Reuse, recycle ... and reduce the number of rubbish bins on Hong Kong’s streets

Reuse, recycle ... and reduce the number of rubbish bins on Hong Kong’s streets

Smaller and fewer bins on the city streets are designed to deter people from disposing of waste improperly


The newly designed 130-litre bin with smaller openings

A first batch of newly designed rubbish bins with smaller openings – but bigger warning notices – will hit the streets next Monday in a bid to spur appropriate waste disposal.

The Food and Environmental Hygiene Department (FEHD) hopes the move will help tackle widespread cases of oversized rubbish being chucked into bins, or bagged refuse being placed around or on top of them. They are also considering a further reduction of the huge number of rubbish bins on Hong Kong’s streets.

“The [aim is] to educate the public not to discard refuse at the side or on top of litter containers and to dispose of bagged refuse properly at refuse collection points,” the department said.

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From current dimensions of 370 x 190mm, openings for standard 130-litre bins will be reduced to 230 x 150mm. Later this year the department will also introduce 70-litre bins with openings reduced from 290 x 190mm to 205 x 130mm. A new 100-litre bin will also be trialled in some districts.

“In addition ... the warning messages affixed to the new litter containers will be more prominent and clearer to enhance the publicity, education and warning impacts,” a spokesman said.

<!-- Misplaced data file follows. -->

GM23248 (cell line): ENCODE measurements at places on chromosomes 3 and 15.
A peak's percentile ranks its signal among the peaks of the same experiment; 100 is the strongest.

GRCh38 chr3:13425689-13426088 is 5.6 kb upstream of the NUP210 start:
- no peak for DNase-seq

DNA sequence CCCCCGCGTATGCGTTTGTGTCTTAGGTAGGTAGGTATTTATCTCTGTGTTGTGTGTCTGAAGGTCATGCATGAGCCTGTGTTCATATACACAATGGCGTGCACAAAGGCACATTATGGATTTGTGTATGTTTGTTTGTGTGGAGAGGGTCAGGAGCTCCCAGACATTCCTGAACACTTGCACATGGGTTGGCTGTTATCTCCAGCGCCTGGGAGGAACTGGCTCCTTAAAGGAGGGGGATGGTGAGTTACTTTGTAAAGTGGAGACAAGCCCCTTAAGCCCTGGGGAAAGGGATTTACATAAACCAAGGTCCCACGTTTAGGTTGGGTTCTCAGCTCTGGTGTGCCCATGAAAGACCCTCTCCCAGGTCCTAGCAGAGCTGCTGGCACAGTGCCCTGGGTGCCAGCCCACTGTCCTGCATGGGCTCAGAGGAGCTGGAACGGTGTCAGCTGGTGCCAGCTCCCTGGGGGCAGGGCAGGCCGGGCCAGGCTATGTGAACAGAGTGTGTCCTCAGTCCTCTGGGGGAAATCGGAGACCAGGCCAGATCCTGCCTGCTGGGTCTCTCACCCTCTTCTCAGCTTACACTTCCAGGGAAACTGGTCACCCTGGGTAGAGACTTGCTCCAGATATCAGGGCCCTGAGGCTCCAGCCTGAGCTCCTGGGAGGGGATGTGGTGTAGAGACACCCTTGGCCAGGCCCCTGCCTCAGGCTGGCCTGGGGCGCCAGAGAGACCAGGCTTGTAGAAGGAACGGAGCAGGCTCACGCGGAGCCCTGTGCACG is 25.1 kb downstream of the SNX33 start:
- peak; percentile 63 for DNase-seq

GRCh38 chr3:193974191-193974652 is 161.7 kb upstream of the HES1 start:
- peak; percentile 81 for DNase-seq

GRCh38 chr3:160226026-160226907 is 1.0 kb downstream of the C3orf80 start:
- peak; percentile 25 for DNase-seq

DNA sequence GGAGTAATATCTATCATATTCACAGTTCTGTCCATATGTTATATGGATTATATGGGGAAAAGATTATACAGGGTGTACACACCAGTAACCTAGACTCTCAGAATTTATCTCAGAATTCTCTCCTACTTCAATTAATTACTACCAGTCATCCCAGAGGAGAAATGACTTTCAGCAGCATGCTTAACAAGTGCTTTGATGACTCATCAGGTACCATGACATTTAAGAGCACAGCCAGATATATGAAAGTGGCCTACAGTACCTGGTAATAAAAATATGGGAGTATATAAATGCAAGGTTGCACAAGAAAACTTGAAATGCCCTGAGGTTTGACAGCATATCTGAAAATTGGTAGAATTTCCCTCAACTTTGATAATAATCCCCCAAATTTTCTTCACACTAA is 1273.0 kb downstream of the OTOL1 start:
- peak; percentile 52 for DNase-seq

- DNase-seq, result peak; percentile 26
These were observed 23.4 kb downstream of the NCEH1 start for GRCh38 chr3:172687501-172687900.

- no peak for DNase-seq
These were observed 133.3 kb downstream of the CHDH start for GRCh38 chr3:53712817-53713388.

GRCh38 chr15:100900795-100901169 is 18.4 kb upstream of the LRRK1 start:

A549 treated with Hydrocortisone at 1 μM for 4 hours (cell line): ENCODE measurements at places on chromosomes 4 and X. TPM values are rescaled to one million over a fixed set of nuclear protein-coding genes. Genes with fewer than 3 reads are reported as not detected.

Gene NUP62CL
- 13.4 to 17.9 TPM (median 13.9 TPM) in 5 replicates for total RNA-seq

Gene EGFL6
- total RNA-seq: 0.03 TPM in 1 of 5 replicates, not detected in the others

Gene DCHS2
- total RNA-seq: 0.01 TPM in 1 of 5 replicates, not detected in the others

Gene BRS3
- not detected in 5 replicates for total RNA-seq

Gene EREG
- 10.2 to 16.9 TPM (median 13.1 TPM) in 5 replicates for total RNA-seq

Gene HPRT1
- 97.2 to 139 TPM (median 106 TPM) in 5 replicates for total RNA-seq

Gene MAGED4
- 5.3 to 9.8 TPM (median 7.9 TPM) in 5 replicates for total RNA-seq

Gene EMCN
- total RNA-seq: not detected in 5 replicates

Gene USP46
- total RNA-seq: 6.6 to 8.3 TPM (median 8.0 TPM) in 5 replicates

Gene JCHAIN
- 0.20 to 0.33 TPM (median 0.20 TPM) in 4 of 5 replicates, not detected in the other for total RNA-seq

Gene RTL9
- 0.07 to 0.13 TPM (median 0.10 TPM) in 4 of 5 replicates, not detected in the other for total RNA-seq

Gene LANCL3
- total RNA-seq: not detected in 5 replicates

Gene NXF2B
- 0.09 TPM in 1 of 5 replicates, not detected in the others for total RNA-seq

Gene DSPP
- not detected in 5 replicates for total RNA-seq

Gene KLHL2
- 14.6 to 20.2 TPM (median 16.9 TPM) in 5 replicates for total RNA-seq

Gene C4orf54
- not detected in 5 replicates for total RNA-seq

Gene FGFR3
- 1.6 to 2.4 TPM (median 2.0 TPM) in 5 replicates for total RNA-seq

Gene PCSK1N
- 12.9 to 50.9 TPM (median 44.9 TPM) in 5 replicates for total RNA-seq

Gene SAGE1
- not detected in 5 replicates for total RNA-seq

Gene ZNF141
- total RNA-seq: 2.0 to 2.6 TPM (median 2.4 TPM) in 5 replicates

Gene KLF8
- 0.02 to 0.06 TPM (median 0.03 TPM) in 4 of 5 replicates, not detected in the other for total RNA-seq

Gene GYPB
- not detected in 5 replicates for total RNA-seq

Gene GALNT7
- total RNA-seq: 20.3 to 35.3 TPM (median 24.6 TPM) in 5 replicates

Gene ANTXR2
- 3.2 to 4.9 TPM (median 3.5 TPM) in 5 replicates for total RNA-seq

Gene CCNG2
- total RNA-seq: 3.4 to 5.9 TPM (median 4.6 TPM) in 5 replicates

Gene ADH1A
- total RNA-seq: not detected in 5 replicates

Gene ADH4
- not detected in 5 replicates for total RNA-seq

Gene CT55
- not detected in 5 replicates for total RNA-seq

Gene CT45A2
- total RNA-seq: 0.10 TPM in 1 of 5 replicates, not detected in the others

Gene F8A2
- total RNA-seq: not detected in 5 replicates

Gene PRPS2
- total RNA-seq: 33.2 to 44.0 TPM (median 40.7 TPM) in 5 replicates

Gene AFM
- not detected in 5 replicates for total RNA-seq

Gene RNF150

The department cut the number of bins on streets by 15 per cent in 2015 and 2016 and said it would consider further reductions. “The hygiene conditions on streets have generally been maintained at a satisfactory level after the reduction,” the spokesman said.

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Gabrielle Ho Ka-po, project manager of Green Sense, told Young Post yesterday that some people would continue to discard waste at the side or on top of rubbish bins despite the larger warning signs. “The introduction of the newly designed litter containers will not immediately change the habits of those who indiscriminately dispose of waste. The most important thing the FEHD should do is to step up monitoring and law enforcement,” Ho said.

There were at least 42,820 receptacles across the city as of 2014 with most managed by the FEHD and the Leisure and Cultural Services Department. The Agriculture, Fisheries and Conservation Department made moves last year to reduce the number of bins in country parks and hiking trails.

Ho said cutting down the number of bins was not enough. “It is necessary to introduce more three-coloured recycling bins and educate Hongkongers in how to separate waste at source.”


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